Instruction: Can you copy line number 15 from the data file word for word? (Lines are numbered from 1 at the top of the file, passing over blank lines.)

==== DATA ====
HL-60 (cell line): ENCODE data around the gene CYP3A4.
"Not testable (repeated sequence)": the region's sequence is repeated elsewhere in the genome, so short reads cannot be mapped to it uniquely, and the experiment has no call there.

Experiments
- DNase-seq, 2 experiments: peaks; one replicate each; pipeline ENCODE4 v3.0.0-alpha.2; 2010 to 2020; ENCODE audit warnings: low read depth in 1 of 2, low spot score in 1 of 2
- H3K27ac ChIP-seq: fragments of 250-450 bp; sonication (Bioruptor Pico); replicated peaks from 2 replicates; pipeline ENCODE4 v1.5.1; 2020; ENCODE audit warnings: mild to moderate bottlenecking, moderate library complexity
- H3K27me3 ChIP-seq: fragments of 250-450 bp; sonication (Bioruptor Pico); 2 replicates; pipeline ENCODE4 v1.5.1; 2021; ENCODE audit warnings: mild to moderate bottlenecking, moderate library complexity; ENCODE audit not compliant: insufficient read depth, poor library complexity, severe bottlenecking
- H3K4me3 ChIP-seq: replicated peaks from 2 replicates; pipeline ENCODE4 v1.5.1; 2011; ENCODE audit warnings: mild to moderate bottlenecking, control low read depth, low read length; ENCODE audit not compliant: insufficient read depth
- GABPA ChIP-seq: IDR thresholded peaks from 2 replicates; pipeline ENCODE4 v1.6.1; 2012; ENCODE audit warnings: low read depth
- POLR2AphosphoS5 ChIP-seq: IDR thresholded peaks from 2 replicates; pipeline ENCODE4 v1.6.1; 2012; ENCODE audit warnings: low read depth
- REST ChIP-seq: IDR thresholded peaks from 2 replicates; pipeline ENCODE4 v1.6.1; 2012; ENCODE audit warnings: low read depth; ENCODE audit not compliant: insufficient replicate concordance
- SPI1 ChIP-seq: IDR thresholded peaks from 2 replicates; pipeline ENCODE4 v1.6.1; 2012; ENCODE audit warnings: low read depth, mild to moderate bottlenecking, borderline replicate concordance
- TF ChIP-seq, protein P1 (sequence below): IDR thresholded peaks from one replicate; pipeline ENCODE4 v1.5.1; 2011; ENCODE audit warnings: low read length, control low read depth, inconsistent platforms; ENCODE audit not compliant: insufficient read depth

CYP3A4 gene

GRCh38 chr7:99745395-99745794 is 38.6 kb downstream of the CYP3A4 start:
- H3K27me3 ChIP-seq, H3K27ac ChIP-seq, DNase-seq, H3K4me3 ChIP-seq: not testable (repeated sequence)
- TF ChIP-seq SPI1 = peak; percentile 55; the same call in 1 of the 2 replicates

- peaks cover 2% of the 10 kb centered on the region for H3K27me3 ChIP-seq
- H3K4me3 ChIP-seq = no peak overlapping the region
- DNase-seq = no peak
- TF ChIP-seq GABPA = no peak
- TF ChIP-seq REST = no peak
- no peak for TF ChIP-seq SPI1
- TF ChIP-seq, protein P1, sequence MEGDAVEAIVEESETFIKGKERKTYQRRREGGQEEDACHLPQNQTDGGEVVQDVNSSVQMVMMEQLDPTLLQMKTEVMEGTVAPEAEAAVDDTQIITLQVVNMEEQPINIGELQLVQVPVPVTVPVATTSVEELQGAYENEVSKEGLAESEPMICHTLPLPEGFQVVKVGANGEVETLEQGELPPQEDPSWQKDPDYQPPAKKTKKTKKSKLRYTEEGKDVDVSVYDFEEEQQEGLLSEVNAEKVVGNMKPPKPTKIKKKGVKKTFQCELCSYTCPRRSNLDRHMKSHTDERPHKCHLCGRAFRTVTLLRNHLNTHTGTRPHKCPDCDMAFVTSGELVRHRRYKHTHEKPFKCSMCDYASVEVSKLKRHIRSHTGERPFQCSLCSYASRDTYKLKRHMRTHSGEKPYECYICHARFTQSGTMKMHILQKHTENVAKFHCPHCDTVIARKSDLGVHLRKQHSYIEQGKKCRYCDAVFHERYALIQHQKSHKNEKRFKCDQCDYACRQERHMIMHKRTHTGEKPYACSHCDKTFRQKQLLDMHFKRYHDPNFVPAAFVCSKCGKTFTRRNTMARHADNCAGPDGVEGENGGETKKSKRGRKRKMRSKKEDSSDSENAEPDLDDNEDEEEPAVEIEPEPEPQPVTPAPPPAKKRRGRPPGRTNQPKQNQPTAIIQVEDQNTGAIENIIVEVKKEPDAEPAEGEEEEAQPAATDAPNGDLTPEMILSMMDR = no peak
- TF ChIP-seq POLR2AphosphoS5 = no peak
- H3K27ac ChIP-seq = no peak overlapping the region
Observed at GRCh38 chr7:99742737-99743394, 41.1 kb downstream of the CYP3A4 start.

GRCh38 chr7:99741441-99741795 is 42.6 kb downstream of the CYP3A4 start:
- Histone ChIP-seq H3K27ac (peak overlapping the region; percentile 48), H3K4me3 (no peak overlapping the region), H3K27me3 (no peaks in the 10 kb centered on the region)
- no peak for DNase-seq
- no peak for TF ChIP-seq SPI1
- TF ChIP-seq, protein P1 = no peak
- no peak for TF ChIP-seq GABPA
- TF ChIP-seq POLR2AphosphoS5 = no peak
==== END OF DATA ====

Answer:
- H3K27me3 ChIP-seq, H3K27ac ChIP-seq, DNase-seq, H3K4me3 ChIP-seq: not testable (repeated sequence)